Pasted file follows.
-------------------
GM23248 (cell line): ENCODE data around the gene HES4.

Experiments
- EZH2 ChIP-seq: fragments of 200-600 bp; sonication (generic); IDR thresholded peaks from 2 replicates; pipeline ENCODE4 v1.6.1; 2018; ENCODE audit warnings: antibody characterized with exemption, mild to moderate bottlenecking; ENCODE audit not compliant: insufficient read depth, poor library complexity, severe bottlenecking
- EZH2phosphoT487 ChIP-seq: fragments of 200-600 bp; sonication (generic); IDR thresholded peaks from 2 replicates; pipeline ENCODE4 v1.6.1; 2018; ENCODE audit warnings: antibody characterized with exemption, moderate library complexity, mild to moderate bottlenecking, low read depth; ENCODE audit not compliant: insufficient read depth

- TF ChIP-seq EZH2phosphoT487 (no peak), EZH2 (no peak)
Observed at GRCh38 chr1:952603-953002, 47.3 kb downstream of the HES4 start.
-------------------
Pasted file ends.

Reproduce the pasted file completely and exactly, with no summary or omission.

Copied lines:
GM23248 (cell line): ENCODE data around the gene HES4.

Experiments
- EZH2 ChIP-seq: fragments of 200-600 bp; sonication (generic); IDR thresholded peaks from 2 replicates; pipeline ENCODE4 v1.6.1; 2018; ENCODE audit warnings: antibody characterized with exemption, mild to moderate bottlenecking; ENCODE audit not compliant: insufficient read depth, poor library complexity, severe bottlenecking
- EZH2phosphoT487 ChIP-seq: fragments of 200-600 bp; sonication (generic); IDR thresholded peaks from 2 replicates; pipeline ENCODE4 v1.6.1; 2018; ENCODE audit warnings: antibody characterized with exemption, moderate library complexity, mild to moderate bottlenecking, low read depth; ENCODE audit not compliant: insufficient read depth

- TF ChIP-seq EZH2phosphoT487 (no peak), EZH2 (no peak)
Observed at GRCh38 chr1:952603-953002, 47.3 kb downstream of the HES4 start.